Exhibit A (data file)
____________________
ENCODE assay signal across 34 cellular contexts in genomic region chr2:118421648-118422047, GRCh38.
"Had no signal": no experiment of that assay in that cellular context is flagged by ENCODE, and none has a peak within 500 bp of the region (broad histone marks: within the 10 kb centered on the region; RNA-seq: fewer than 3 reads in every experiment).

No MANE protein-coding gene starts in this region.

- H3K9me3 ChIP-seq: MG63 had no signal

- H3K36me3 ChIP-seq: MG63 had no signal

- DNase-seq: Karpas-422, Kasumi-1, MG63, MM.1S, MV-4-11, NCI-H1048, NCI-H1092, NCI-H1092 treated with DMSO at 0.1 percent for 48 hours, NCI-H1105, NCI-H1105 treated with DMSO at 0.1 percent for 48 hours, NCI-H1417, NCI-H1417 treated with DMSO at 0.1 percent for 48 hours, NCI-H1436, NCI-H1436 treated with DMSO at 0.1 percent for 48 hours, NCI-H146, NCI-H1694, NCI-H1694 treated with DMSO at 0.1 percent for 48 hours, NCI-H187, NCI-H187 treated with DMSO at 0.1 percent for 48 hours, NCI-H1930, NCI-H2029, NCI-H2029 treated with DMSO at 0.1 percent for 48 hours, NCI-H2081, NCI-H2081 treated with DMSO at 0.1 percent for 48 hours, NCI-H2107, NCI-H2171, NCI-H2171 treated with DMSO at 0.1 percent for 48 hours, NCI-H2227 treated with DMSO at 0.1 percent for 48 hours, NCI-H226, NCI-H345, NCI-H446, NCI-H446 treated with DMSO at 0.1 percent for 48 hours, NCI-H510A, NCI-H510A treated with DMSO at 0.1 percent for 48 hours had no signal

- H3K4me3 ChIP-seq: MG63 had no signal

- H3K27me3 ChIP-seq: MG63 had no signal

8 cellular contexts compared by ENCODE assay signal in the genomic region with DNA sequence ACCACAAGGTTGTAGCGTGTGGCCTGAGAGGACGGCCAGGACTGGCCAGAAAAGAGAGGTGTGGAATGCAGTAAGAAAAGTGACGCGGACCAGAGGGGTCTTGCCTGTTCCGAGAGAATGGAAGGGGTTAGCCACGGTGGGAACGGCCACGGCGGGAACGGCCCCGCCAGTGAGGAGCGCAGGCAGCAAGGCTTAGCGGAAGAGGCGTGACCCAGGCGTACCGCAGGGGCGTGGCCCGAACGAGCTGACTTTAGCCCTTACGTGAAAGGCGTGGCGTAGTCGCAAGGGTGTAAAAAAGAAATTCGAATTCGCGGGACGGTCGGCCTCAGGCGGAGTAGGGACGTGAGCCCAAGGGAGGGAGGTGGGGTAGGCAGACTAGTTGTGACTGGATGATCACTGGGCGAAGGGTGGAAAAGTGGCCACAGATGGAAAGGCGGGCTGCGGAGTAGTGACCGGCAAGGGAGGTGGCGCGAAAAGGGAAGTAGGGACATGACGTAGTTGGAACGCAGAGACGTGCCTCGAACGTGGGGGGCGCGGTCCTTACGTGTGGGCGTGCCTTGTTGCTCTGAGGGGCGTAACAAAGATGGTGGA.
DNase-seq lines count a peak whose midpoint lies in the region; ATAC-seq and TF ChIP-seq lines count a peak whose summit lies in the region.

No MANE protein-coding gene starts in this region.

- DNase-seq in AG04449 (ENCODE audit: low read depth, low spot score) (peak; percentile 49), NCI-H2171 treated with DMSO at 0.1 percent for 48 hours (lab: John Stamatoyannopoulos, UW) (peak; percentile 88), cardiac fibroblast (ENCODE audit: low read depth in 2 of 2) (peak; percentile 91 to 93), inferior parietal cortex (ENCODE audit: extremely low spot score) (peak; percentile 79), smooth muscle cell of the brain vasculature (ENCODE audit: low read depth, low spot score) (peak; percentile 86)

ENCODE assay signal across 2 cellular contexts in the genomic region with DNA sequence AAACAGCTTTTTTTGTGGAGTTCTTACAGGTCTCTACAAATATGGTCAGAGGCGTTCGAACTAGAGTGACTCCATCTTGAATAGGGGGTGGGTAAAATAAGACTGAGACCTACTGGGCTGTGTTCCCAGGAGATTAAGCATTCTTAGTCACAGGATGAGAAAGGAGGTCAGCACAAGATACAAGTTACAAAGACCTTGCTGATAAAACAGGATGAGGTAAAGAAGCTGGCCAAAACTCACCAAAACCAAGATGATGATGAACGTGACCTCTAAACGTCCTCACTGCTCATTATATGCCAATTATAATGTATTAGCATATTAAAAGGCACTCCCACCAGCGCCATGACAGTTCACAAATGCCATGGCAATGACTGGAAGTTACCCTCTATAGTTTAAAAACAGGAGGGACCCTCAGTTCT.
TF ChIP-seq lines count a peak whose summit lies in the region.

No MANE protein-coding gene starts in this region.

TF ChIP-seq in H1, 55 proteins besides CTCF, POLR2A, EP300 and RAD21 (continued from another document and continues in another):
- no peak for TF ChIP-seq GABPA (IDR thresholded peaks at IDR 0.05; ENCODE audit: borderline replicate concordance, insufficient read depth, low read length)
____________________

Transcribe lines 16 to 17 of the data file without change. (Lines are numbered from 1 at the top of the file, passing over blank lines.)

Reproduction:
TF ChIP-seq in H1, 55 proteins besides CTCF, POLR2A, EP300 and RAD21 (continued from another document and continues in another):
- no peak for TF ChIP-seq GABPA (IDR thresholded peaks at IDR 0.05; ENCODE audit: borderline replicate concordance, insufficient read depth, low read length)